Windows command wscript command

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WSCRIPT and CSCRIPT Commands: Syntax, Parameters, Examples

Windows Script Host provides an environment in which users can execute scripts in a variety of languages that use a variety of object models to perform tasks.


wscript [<scriptname>] [/b] [/d] [/e:<engine>] [{/h:cscript|/h:wscript}] [/i] [/job:<identifier>] [{/logo|/nologo}] [/s] [/t:<number>] [/x] [/?] [<ScriptArguments>]


Parameter Description
scriptname Specifies the path and file name of the script file.
/b Specifies batch mode, which does not display alerts, scripting errors, or input prompts. This is the opposite of /i.
/d Starts the debugger.
/e Specifies the engine that is used to run the script. This lets you run scripts that use a custom file name extension. Without the /e parameter, you can only run scripts that use registered file name extensions. For example, if you try to run this command:
cscript test.admin
You will receive this error message: Input Error: There is no script engine for file extension .admin.
One advantage of using nonstandard file name extensions is that it guards against accidentally double-clicking a script and running something you really did not want to run.
This does not create a permanent association between the .admin file name extension and VBScript. Each time you run a script that uses a .admin file name extension, you will need to use the /e parameter.
/h:cscript Registers cscript.exe as the default script host for running scripts.
/h:wscript Registers wscript.exe as the default script host for running scripts. This is the default when the /h option is omitted.
/i Specifies interactive mode, which displays alerts, scripting errors, and input prompts.
This is the default and the opposite of /b.
/job:<identifier> Runs the job identified by identifier in a .wsf script file.
/logo Specifies that the Windows Script Host banner is displayed in the console before the script runs.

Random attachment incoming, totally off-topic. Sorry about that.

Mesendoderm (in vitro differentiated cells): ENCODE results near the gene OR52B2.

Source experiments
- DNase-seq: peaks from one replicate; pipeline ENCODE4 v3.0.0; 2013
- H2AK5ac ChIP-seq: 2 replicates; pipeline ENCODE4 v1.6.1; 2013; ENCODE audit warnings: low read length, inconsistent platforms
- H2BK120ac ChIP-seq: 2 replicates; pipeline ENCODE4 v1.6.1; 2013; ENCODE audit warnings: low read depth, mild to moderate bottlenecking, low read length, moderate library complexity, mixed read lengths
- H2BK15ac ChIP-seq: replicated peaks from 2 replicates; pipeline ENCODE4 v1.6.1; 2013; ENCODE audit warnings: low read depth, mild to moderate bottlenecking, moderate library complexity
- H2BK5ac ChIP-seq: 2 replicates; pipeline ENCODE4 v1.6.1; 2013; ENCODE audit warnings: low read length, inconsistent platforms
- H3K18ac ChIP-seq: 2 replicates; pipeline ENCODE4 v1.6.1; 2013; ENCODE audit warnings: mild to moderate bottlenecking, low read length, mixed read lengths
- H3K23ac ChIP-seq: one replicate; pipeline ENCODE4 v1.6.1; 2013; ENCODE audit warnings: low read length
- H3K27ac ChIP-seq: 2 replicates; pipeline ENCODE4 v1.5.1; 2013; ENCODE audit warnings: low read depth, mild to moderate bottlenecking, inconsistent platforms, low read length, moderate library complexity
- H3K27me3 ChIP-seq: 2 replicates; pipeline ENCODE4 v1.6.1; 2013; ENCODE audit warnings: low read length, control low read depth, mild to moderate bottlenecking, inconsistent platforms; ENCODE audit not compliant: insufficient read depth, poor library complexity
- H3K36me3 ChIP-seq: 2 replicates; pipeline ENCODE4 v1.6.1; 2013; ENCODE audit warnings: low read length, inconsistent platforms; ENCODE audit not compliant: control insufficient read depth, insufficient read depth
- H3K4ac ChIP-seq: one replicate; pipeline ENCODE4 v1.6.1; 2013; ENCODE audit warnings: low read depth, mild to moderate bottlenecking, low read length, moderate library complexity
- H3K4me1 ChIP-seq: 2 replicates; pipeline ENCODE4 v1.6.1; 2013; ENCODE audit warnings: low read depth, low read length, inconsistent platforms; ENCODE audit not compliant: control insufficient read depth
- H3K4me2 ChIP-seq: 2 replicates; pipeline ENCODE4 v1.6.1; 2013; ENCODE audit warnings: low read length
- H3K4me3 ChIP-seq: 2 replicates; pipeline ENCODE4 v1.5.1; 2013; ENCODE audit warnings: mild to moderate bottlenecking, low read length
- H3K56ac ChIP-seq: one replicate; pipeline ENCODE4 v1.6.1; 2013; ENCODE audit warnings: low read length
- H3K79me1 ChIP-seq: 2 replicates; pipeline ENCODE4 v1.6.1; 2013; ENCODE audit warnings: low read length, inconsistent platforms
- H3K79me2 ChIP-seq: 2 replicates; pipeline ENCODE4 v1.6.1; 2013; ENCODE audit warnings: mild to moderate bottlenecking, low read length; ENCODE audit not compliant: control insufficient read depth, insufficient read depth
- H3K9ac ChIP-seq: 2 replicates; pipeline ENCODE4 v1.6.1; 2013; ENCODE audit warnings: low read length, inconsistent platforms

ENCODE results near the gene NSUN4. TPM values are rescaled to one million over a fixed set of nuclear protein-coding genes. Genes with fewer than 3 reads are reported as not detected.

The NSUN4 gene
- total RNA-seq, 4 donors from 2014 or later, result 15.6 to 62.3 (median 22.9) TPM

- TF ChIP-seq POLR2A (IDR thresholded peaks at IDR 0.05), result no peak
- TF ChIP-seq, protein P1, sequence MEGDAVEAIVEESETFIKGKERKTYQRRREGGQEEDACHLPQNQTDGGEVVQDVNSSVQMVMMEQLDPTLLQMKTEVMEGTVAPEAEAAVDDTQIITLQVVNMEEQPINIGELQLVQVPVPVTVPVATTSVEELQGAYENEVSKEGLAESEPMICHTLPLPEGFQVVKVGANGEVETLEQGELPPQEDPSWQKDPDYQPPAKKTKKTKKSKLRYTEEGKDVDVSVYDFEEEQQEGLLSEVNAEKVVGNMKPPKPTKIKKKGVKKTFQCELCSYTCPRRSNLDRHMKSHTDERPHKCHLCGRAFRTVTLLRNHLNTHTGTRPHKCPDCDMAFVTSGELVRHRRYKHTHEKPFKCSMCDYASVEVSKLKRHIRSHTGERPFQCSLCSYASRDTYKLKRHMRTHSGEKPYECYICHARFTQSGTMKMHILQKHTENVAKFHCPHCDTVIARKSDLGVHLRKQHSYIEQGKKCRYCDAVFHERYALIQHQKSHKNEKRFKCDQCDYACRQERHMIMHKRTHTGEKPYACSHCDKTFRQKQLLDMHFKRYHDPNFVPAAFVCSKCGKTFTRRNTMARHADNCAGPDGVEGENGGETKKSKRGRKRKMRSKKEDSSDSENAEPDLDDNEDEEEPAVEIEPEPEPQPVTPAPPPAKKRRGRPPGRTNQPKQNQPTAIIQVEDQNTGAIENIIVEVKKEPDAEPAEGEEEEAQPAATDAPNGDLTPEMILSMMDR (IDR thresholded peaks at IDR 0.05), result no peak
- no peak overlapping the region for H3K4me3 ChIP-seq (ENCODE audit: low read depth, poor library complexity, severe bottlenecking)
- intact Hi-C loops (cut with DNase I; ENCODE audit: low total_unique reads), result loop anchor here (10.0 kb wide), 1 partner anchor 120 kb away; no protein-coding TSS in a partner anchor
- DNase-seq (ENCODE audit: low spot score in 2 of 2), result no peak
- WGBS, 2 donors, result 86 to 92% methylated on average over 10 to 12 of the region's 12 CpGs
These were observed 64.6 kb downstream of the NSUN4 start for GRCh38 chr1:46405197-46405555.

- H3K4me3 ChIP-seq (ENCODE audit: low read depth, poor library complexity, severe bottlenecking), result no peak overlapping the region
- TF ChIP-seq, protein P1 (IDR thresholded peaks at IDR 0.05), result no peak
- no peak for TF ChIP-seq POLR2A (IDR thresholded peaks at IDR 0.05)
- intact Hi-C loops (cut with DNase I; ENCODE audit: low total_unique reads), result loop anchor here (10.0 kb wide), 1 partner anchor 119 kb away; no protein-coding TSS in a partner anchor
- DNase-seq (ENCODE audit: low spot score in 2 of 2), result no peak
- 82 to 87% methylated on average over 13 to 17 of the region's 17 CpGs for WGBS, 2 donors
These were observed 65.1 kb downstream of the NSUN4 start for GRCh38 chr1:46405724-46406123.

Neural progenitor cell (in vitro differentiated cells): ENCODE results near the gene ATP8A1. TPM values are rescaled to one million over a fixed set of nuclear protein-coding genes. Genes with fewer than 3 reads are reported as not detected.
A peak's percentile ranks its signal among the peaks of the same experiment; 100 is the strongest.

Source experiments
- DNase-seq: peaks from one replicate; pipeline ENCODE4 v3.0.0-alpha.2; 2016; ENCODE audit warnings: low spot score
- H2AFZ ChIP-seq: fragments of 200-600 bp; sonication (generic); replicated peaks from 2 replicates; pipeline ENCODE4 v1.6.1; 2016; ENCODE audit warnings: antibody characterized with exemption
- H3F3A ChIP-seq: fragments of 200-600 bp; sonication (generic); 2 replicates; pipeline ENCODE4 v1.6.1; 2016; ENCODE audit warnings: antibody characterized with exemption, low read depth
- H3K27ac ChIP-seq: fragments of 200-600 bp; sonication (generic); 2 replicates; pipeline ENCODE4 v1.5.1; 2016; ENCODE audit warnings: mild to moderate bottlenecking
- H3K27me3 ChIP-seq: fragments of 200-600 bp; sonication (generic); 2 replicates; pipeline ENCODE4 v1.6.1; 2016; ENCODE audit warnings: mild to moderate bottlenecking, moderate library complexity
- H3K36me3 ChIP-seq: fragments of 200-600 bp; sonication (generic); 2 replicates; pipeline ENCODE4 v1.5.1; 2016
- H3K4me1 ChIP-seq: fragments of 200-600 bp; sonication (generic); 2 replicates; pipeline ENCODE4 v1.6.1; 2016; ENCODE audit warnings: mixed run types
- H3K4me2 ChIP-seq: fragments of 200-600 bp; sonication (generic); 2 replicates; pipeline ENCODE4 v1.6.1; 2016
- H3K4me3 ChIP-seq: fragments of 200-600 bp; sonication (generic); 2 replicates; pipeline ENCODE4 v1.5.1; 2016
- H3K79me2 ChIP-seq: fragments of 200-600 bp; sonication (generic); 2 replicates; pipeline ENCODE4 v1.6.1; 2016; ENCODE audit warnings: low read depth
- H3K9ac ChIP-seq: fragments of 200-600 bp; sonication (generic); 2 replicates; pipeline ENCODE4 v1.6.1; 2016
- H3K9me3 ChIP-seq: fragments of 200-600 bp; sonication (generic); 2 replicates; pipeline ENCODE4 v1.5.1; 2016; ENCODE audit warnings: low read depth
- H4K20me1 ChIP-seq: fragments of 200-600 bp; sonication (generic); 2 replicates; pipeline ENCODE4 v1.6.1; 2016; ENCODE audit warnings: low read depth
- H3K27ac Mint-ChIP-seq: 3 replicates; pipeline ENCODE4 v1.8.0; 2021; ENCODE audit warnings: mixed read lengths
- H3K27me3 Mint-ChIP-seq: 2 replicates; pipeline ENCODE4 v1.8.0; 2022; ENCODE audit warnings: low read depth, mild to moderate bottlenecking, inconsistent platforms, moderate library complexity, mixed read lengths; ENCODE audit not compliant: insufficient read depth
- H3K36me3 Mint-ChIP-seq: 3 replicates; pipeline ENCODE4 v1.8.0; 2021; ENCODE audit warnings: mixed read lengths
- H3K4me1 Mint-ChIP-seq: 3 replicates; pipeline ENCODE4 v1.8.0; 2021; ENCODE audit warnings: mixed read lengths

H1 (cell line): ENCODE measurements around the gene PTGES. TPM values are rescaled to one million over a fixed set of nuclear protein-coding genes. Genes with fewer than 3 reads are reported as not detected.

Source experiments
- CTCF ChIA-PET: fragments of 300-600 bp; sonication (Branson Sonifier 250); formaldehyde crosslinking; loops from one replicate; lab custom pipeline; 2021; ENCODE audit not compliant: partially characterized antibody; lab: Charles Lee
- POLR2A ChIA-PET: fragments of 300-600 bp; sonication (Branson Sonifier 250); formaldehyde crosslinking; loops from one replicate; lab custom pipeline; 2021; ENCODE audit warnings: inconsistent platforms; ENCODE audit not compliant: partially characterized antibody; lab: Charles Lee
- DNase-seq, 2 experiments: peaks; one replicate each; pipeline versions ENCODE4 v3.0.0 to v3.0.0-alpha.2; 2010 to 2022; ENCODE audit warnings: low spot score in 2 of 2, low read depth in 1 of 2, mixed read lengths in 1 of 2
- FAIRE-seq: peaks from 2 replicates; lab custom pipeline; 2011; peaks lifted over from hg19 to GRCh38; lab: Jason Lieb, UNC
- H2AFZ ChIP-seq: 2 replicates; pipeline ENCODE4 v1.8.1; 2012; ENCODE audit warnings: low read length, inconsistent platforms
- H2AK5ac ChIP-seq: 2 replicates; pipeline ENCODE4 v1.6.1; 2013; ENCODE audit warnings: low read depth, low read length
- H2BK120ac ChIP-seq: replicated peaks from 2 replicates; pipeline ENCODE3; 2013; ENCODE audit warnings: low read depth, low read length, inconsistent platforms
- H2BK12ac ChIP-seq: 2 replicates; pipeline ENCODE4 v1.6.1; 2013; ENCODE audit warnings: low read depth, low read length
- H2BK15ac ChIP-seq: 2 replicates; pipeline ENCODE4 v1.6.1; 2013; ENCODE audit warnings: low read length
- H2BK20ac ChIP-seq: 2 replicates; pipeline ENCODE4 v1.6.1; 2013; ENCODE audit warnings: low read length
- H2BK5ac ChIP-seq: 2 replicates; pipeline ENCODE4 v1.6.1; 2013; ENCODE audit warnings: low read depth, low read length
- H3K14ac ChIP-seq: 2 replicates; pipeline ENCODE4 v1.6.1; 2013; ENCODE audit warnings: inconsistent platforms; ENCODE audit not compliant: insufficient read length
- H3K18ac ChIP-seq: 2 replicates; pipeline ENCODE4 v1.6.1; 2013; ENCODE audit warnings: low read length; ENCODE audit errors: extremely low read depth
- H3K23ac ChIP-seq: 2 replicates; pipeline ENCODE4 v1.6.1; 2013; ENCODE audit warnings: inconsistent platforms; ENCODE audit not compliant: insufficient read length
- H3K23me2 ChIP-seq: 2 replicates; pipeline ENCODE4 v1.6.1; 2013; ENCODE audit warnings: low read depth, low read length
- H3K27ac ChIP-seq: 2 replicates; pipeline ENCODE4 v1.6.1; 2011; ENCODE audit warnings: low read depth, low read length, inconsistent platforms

This is the default and the opposite of /nologo.
/nologo Specifies that the Windows Script Host banner is not displayed before the script runs. This is the opposite of /logo.
/s Saves the current command prompt options for the current user.
/t:<number> Specifies the maximum time the script can run (in seconds). You can specify up to 32,767 seconds.
The default is no time limit.
/x Starts the script in the debugger.
ScriptArguments Specifies the arguments passed to the script. Each script argument must be preceded by a slash (/).
/? Displays Help at the command prompt.


  • Performing this task does not require you to have administrative credentials. Therefore, as a security best practice, consider performing this task as a user without administrative credentials.
  • To open a command prompt, on the Start screen, type cmd, and then click command prompt.
  • Each parameter is optional; however, you cannot specify script arguments without specifying a script. If you do not specify a script or any script arguments, wscript.exe displays the Windows Script Host Settings dialog box, which you can use to set global scripting properties for all scripts that wscript.exe runs on the local computer.
  • The /t parameter prevents excessive running of scripts by setting a timer. When the time exceeds the specified value, wscript interrupts the script engine and ends the process.
  • Windows script files usually have one of the following file name extensions: .wsf.vbs.js.
  • If you double-click a script file with an extension that has no association, the Open With dialog box appears. Select wscript or cscript, and then select Always use this program to open this file type. This registers wscript.exe or cscript.exe as the default script host for files of this file type.
  • You can set properties for individual scripts. See Windows Script Host overview for more information.
  • Windows Script Host can use .wsf script files. Each .wsf file can use multiple scripting engines and perform multiple jobs.